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Search technology: a spectrum of options

This article appears in the issue April 2014 [Volume 23, Issue 4]
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Finding a good fit

Cybergroup is a custom software development company that serves government and private markets. When its clients need a search capability, whether standalone or embedded in an application, the company uses technology from dtSearch, a veteran in the search industry whose first desktop search product was introduced in 1991. Current products can also search network, intranet and Internet data sources.

"Our clients in the HR and legal fields often need a search function that will span structured and unstructured repositories," says Greg Bean, president of Cybergroup. "dtSearch is a good fit for this situation."

Another context in which Cybergroup uses dtSearch is for e-commerce websites, when a user needs to access information about a product during the transaction. "A customer gets pricing and product data such as item numbers from the website, but also may want to look at technical documentation or reviews, which is unstructured," Bean explains. "dtSearch readily integrates these into a search interface."

dtSearch offers capabilities such as fuzzy search, stemming, Boolean and proximity searches. "The software can support natural language search and can tune results for relevancy," Bean adds. "Also the firm has been stable for many years, which has provided us with continuity throughout our relationship with them, and their experts are accessible when we need support."

Advanced international language analytics and other capabilities can be built on top of the software. "As a keyword search engine, dtSearch is agnostic about language, and can even search languages such as Arabic and Chinese, because it is looking for characters rather than meaning," says Elizabeth Thede, director of sales at dtSearch. "We do not compete with our VARs by doing any development work, but instead, provide a full set of tools such as APIs for our partners."

To tune relevancy, dtSearch can, for example, rank a certain word higher if it appears in a particular field and lower it in another one. It can also do complex searching such as for Social Security numbers that form a pattern or numbers in a less predictable format such as medical codes.

On a more personal level

Many knowledge workers, including attorneys, software developers and consultants, work in small offices that do not have enterprise-level search software. Yet their work requires rapid access to information. One of the relatively few desktop search engines is the newly released Desktop Search 8, Virtual Edition, from X1. At SharePoint Pros, managing partner and senior SharePoint architect Jim Ehrenberg was on the lookout for search software because of the limitations in the Windows search tool. "I came across X1 and it blew me away," says Ehrenberg. "My main use for X1 is to find critical e-mails and documents and to search our SharePoint text servers and Office 365 client sites. It saves an incredible amount of time."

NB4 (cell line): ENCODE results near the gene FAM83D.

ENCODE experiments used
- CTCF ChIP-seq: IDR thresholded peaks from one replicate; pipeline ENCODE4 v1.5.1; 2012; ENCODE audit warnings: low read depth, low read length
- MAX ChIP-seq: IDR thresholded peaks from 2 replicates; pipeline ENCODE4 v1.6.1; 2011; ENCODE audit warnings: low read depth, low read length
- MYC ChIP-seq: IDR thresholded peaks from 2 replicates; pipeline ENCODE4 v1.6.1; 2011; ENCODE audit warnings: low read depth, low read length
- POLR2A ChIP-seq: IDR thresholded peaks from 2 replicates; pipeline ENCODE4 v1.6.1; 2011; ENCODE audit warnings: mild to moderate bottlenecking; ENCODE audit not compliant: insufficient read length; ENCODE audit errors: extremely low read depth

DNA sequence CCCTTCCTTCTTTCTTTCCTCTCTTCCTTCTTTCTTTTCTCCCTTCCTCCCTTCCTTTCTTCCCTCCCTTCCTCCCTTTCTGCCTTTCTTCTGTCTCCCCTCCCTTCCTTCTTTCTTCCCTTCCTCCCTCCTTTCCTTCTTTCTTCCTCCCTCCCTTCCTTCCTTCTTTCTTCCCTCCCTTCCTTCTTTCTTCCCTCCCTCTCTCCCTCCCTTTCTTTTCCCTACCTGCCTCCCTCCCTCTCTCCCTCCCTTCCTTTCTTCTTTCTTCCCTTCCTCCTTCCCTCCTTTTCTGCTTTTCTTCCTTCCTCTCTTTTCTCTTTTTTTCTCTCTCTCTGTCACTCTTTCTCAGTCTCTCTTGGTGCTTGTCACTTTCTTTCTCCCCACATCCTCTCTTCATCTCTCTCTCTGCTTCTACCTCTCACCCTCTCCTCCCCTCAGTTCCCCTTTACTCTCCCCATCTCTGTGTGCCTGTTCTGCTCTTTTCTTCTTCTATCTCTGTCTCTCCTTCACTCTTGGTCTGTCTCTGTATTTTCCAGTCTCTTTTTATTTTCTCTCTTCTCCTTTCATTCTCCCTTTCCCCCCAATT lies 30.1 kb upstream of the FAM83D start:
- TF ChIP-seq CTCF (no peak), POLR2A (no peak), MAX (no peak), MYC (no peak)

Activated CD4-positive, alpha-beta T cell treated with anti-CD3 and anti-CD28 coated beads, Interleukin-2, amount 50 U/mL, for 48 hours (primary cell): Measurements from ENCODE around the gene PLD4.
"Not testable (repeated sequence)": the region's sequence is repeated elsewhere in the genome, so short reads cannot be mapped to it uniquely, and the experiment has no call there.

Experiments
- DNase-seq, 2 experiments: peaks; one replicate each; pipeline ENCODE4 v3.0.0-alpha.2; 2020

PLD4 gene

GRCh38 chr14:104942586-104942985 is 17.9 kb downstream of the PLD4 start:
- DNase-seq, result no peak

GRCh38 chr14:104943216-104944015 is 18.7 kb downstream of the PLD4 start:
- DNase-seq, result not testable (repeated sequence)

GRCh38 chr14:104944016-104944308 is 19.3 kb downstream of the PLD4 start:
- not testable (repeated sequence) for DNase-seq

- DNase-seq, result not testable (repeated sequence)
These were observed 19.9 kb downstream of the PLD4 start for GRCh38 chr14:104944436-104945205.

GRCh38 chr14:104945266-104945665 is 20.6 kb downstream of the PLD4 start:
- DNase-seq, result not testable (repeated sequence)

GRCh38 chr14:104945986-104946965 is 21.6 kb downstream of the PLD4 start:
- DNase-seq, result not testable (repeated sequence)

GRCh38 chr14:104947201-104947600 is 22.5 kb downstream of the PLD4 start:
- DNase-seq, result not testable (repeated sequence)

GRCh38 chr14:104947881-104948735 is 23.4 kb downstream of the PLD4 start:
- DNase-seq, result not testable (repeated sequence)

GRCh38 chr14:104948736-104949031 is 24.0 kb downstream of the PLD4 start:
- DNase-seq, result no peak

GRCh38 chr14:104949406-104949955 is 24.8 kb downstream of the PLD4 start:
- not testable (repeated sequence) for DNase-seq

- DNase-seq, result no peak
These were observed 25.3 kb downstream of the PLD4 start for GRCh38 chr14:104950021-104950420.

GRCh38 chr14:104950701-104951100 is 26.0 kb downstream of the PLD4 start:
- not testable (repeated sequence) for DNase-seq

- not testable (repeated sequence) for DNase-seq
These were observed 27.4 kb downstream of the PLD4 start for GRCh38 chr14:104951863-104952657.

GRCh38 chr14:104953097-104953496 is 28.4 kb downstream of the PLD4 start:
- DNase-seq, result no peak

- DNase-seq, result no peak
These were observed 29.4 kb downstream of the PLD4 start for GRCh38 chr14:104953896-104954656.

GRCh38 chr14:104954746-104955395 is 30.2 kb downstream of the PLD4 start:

After using it successfully in-house for several months, SharePoint Pros began installing X1 for customers. "One patent law firm we work with uses SharePoint sites for its many clients," Ehrenberg says. "The firm needed to search an enormous set of technical documents that were on a file server, in essence creating a research library. Since X1 works with SharePoint, we advised them to move the documents into SharePoint and use X1 for searching, and it solved the problem completely." SharePoint Pros used Metalogix Content Matrix to tag the data on the fly as it was migrated, which dramatically improved the accuracy of filtering and search results.

At Spark Productivity, founder Jan Wencel advises executive clients and corporations on how to operate more efficiently. Wencel had used one search tool previously that weighed heavily on her computer, slowing performance, so she looked for an alternative. She discovered X1 and uses it herself as well as recommending that her clients try it. "They see how quickly I can find things and get very interested," Wencel says. "I like the layout of the results screen, and the software is light on my computer."

Most information that users need on a day-to-day basis is on their local drives, according to John Patzakis, president of X1. "We provide a single pane of glass for local files, e-mail attachments and network sources," he says. X1 has half a million users ranging from CEOs to partners in law firms, business consultants and university professors. Patzakis adds, "What we hear from them is that they could not live without it. X1 improves their productivity and is a part of their daily business workflow."

A unique aspect of X1 is that it can operate in a virtual environment by fully integrating within the elastic and stratified virtual architecture, including by enabling the decoupling of the search index from the user interface, which runs on the virtual desktop. "This is a big differentiator," Patzakis says. "Most traditional search solutions do not operate well in a virtual environment. Our software was designed for both the traditional desktop and virtual environments. It can also be installed remotely by a single click.

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